Death penalty opponents and the attorneys for two condemned men at San Quentin won another round in their quest to delay executions in California when a state appeals court on Friday held that newly revised rules for administering lethal injections are illegal.
The ruling by the 1st District Court of Appeal in San Francisco means the execution chamber is likely to remain idle through much of 2009, if not longer, pending a likely appeal to the California Supreme Court and possibly another lengthy review and redrafting of the procedures.
Californians have repeatedly supported capital punishment at the ballot box, but opponents have successfully limited its practice with legal challenges that have caused the average time between conviction and execution to grow to about 25 years.
The state has the largest death row population in the country, with 677 condemned to die. The last execution was nearly three years ago, when Clarence Allen was put to death in January 2006.
Executions have been officially suspended since December 2006, when U.S. District Judge Jeremy Fogel of San Jose ruled that the state’s method of administering the three-drug lethal injection cocktail amounted to cruel and unusual punishment in violation of the Constitution.
An investigation into the 13 executions conducted in California since 1977 raised concerns that some of those killed hadn’t been fully anesthetized by the first shot of a powerful barbiturate before injection of the paralyzing agent, which would prevent the recipient from expressing pain, and the final dose of potassium chloride that stops the heart.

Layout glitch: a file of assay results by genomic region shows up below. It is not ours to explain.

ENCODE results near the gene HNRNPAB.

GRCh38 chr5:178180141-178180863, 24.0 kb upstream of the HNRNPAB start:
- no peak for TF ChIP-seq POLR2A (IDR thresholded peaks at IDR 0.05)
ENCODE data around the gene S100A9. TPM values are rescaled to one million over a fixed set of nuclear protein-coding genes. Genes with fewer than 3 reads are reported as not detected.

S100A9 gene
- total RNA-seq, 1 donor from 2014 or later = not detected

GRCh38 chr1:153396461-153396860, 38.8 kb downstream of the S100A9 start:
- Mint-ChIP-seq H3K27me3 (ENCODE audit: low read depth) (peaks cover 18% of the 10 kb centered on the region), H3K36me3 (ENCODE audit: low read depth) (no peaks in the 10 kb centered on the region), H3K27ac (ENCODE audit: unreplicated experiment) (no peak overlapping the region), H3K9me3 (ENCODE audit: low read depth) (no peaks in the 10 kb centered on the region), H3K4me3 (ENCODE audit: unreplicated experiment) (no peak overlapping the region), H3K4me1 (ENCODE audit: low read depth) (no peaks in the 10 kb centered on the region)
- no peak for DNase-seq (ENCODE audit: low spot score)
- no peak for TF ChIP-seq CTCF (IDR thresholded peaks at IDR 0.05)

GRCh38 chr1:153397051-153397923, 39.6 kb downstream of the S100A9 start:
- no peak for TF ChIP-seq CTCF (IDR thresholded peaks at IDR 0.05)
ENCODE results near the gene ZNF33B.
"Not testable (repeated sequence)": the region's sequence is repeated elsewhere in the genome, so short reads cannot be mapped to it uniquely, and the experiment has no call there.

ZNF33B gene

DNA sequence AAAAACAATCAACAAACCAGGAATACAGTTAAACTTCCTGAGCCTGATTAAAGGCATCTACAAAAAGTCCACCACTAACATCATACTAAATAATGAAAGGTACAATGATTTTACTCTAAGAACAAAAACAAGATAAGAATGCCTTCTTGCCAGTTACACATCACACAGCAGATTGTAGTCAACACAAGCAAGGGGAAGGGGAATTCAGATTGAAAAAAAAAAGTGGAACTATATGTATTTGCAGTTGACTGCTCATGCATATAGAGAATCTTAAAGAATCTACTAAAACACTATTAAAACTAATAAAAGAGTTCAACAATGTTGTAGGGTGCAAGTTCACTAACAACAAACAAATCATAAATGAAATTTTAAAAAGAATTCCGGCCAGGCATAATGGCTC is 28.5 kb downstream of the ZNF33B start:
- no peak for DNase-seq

Gov. Arnold Schwarzenegger assigned a task force last year to draw up protocols that ensure the condemned don’t suffer excessive pain when put to death.
Before Fogel could pass judgment on whether the new procedures were acceptable, attorneys for death row inmates Michael Morales and Mitchell Sims challenged the legality of the measures because they hadn’t been submitted for public comment, as required by state law.
A year ago, Marin County Judge Lynn O’Malley Taylor deemed the execution procedures illegal for their lack of public scrutiny and review by an independent state agency. State Atty. Gen. Jerry Brown appealed, which led to Friday’s ruling upholding Taylor’s judgment.
Brown’s office was asked if it planned to appeal to the state high court on behalf of the California Department of Corrections and Rehabilitation, but did not respond immediately.
Brad Phillips, who represented Morales in the challenge to the new protocols, said that he expected the state to ask the high court to overturn the decisions but that he was confident the justices would take the same position as Taylor and the appeals court.
“Alternatively, the state could simply acknowledge that this is a very important piece of regulation that should go through the Administrative Procedures Act and the public given the opportunity to comment on it,” Phillips said.
No matter whether the state chooses to appeal or seek public comment, a court-approved set of protocols is unlikely to be ready for Fogel’s consideration before summer.
“Our preferred alternative is to see the death penalty eliminated,” Phillips said, while conceding that was unlikely.